Does your organization or some financial website require you to create a new password periodically? This practice was recommended long ago, but some organizations haven’t kept up with current recommendations that discourage such policies. If you’re bound by a password expiration policy, you can use this article to encourage your IT department or financial institution to update its approach to password security.

The rationale behind password expiration policies was that if an attacker were to steal a password database and decrypt some passwords, they would work for only a limited period, lessening the risk of unauthorized access. Even if an attacker gained access to an account, they could remain undetected only if they didn’t change the password, and that access wouldn’t last indefinitely.

A Different Problem

Over time, security experts realized that the problem wasn’t so much how long an attacker could remain undetected but allowing users to set weak passwords that could be decrypted. It turns out that users often choose weaker passwords when they know they will have to change them, perhaps by tweaking a previous password for easier memorization. This fact hasn’t been lost on attackers, making it easier for them to figure out future passwords. In other words, attempting to increase security by requiring users to change passwords paradoxically reduces security.

The National Institute for Standards and Technology (NIST) is a US government agency that develops cybersecurity standards and best practices for the federal government that large corporations and other institutions tend to follow. In 2017, NIST changed its guidelines to say, “Verifiers SHOULD NOT require memorized secrets to be changed arbitrarily (e.g., periodically).” In a FAQ, NIST explains:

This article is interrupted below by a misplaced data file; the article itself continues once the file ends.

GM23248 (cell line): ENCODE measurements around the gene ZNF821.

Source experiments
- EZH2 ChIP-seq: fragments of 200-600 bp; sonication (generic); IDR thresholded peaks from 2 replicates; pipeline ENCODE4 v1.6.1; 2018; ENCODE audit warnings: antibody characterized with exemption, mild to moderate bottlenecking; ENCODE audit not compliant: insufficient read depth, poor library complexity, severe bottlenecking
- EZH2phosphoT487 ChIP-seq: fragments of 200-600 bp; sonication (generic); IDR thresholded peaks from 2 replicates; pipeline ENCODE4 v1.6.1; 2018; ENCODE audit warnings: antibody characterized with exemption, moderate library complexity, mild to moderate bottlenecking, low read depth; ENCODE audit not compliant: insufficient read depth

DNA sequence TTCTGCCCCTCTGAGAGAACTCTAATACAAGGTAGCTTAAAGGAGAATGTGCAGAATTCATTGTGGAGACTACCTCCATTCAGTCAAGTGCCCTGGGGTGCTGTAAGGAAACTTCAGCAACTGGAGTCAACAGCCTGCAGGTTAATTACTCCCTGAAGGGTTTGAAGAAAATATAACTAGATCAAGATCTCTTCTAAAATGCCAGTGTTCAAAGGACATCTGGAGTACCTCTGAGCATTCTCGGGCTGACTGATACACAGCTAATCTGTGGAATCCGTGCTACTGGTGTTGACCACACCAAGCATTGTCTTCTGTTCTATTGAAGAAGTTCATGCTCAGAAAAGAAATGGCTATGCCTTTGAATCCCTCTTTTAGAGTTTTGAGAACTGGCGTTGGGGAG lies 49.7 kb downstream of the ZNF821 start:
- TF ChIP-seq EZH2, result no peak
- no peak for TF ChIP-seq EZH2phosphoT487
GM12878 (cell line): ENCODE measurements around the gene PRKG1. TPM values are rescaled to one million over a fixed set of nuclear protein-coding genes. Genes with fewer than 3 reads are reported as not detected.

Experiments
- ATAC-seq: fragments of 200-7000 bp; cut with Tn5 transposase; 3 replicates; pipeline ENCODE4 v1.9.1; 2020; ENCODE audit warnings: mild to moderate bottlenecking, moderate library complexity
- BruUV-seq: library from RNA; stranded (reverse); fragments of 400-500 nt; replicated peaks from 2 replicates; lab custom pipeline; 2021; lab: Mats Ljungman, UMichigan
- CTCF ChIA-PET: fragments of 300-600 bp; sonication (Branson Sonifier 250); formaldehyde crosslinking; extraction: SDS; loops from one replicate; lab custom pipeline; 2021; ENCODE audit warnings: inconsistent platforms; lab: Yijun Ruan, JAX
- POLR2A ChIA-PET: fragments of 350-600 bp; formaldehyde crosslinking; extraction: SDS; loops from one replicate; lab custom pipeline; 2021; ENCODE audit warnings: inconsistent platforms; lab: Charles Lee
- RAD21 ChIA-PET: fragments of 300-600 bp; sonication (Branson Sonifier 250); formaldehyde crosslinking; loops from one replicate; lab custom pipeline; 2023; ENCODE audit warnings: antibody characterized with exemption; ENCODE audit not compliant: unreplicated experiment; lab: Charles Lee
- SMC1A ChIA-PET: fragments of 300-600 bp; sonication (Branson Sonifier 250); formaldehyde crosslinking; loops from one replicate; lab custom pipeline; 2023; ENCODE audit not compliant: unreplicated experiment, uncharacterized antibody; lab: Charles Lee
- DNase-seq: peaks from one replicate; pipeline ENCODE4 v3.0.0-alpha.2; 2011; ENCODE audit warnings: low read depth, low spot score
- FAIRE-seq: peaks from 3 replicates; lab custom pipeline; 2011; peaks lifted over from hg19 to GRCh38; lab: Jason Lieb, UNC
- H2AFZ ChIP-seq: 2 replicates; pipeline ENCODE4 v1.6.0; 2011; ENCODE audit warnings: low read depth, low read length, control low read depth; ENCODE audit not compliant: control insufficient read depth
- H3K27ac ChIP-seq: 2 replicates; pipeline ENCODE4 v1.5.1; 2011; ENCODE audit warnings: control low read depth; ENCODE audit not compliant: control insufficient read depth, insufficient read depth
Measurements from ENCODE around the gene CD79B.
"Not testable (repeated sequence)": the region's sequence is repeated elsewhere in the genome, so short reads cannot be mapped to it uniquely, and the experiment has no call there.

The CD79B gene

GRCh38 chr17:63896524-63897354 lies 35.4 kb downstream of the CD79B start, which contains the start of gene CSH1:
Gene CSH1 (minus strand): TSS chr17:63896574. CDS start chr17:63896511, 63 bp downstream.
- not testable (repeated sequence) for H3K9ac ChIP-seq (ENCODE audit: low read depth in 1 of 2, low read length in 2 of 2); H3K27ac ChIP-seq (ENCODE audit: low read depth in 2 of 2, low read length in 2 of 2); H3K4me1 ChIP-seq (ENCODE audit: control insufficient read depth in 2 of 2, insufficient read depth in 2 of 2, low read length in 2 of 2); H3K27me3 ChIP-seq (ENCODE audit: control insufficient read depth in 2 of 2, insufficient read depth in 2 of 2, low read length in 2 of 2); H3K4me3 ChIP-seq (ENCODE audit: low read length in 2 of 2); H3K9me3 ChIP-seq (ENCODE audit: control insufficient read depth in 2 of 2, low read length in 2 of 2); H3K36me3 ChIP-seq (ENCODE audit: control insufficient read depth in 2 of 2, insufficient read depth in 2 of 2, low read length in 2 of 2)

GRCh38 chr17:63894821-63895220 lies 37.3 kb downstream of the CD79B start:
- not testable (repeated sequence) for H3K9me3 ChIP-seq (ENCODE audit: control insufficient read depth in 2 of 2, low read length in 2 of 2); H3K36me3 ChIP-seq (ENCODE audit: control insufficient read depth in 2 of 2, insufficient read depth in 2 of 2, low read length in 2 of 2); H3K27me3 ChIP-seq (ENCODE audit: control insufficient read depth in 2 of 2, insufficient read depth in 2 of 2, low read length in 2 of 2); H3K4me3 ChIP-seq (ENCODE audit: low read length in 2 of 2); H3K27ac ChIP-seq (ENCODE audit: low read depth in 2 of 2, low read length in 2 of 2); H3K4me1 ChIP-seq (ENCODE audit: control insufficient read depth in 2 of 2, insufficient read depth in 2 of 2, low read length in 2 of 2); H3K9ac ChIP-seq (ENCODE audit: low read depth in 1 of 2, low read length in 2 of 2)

Users tend to choose weaker memorized secrets when they know that they will have to change them in the near future. When those changes do occur, they often select a secret that is similar to their old memorized secret by applying a set of common transformations such as increasing a number in the password. This practice provides a false sense of security if any of the previous secrets have been compromised since attackers can apply these same common transformations.

Of course, if there’s evidence of unauthorized access or a breach of the password database, all passwords should be invalidated and everyone should be required to create a new password immediately—that’s entirely different than requiring passwords to be changed on a schedule.

No &^%$# Required

Interestingly, NIST also doesn’t recommend password composition requirements—such as requiring the password to contain a letter, number, and special character—because users tend to devise predictable techniques to meet such requirements, such as appending an exclamation point to every password. Instead, NIST encourages longer passwords because a long password that’s easily remembered and typed can be stronger than a shorter password composed of random characters. Password managers can generally create both types.

If you’re forced to change a website password periodically, it’s easiest to use a password manager to generate and enter a new strong password, and you won’t have to memorize the new password. For the very few passwords you must remember and type manually, aim for longer passwords that won’t trip up your fingers while typing or require numerous switches of iPhone uppercase and numeric keyboards. To aid memorization, perhaps consider choosing words for your password from categories with many possibilities. For instance, if your initial password is gouda-purple-1989-New-York, the next one could be cheddar-black-2011-Des-Moines. Both are strong in their own right, but only you would know the categories used for each portion.

(Featured image based on an original by